DALTON >> Trump plays to his audiences' fears and guarantees that he will stop the flow of Syrian refugees into our country. He asks, "How can we be sure that they aren't Islamic terrorists?" To cheers, he declares that unlike Obama, he isn't afraid to use the word Islamic as if his utterance of that word is an act of courage or a sign of wisdom.

Fear pays political dividends. It worked well for Joseph McCarthy, propelling him into the national limelight. It even served the political and financial interests of the neocons who dishonestly rushed us into a second war against Iraq, completely unraveling that region. Here in the "... home of the brave and the land of the free" fear sometimes dominates our politics with its companion emotion, anger, coming in a close second. Some prefer animosity to harmony, hyperbole to truth. Some fear the possible more than the predictable, especially when the possible is cleverly gift-wrapped with incendiary code words.

Each year 30,000 Americans are shot to death by other Americans. Each day, an average of 82 of us are killed by gunfire. Of the last 250,000 refugees entering this country, only a handful have posed any danger. The question is obvious. Why are we willing to exaggerate the possible and ignore the predictable?


In America, arguments on highways sometimes end with deadly gunfire between strangers. A visit to the local movie theater can be fatal. Time spent in a college, a university, a domestic military installation, or an elementary or high school can cost lives. The problem, some insist, is not unrestricted access to firearms, but mental illness. We comfort ourselves with the argument that if we did a better job of "handling" mental illness, we would have far fewer gun related deaths. But the majority of Americans oppose Obamacare and universal health care and millions of Americans still have no affordable access to mental health treatment and counseling. We have another problem. Rarely do people provide advanced notice that they intend to commit mass murder. We learn of their fragile mental state only after the deed is done. This past year, the deed occurred 310 times.

We fear the possible more than the definite, including the undocumented immigrants who came here because Americans willingly employed thousands of them to reduce labor costs and to maximize profits. When one of them commits a murder, they are all held responsible as if violence is a group trait. We seem to fear them more than we fear the home grown sexual deviates who prey on our children.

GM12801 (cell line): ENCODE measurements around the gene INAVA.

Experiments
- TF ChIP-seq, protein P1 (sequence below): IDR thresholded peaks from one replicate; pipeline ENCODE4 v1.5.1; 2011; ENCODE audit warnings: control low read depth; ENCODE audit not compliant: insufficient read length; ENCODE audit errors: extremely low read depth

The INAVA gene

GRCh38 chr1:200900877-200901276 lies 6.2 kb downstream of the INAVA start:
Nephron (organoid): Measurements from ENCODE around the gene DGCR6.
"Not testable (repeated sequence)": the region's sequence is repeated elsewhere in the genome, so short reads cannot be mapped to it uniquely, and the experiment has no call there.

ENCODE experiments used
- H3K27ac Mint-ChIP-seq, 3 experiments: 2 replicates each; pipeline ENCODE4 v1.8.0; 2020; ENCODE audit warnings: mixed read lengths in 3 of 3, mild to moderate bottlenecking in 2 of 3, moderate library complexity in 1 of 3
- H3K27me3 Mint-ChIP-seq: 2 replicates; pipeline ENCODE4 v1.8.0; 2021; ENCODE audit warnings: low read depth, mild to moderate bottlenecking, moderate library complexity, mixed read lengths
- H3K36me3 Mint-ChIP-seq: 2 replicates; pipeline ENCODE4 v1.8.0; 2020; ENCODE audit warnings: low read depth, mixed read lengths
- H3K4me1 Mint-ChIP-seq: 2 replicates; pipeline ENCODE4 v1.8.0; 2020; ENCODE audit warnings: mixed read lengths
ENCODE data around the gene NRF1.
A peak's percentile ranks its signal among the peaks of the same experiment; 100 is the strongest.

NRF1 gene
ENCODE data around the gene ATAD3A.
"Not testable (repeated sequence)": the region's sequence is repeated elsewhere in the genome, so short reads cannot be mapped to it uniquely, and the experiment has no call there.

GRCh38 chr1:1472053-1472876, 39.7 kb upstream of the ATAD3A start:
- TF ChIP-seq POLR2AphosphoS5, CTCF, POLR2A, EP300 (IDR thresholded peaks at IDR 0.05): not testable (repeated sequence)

We send our youth off to war to prevent others from being massacred by ruthless dictators but the victims of those massacres are no longer welcomed to our shores. Some of our young die in battle, some sustain serious injuries and some commit suicide when they return home, but our soldiers are sent into harms way again and again. One percent sacrifice themselves for the other 99 percent. We often pay for our wars with a credit card, build up a huge national debt and then blame the deficit on food stamps.

Scapegoating is a common thread in our political discourse as with Trump accusing thousands of American Muslims of celebrating the attack on the World Trade Center somewhere in New Jersey. No thought is given to those who might seize on such rhetoric to fuel their revenge on the falsely accused. Reckless rhetoric and hyperbole divide us, inviting more anger, more fear and more violence. This rhetoric is the "red meat" that drives poll numbers upward.

The President of the United States who had the audacity to encourage a plan to extend health insurance to millions of uninsured Americans is demonized as the Devil, a Muslim, a Kenyan, a communist, a gutless leader who refuses to take on ISIS even though we have launched thousands of air strikes against them. Some demand ground troops, an armed invasion of Syria and Iraq to destroy ISIS, ignoring the fact that our previous armed invasions in that region created ISIS. Our war- weary soldiers have done multiple rotations in Iraq and Afghanistan. We honor them with free seats and fly-overs at sporting events, special renditions of our national anthem and the opportunity to do more fighting. We are generous with their blood and sinew but stingy with the blood and sinew of the well-connected.

Some of our candidates wrap themselves in biblical loin cloths and trumpet their religious credentials but their proposals for dealing with immigrants and refugees are diametrically opposed to the teachings of Christ. Some glance into our distorted national mirror and see only American exceptionalism.

We need better mirrors. We are courageous in battle and in football, but rarely in the halls of congress. If we really want to honor the memory of the fourteen innocents who were slaughtered in San Bernardino, we need a national reality check and the courage to challenge the preposterous claims and accusations made by some presidential candidates who ignore our national carnage, feed us a steady diet of anger and fear and with straight faces, promise us a safer world.

Edward Udel was a long-time teacher in the Pittsfield public school system and former chairman of the Taconic English Department.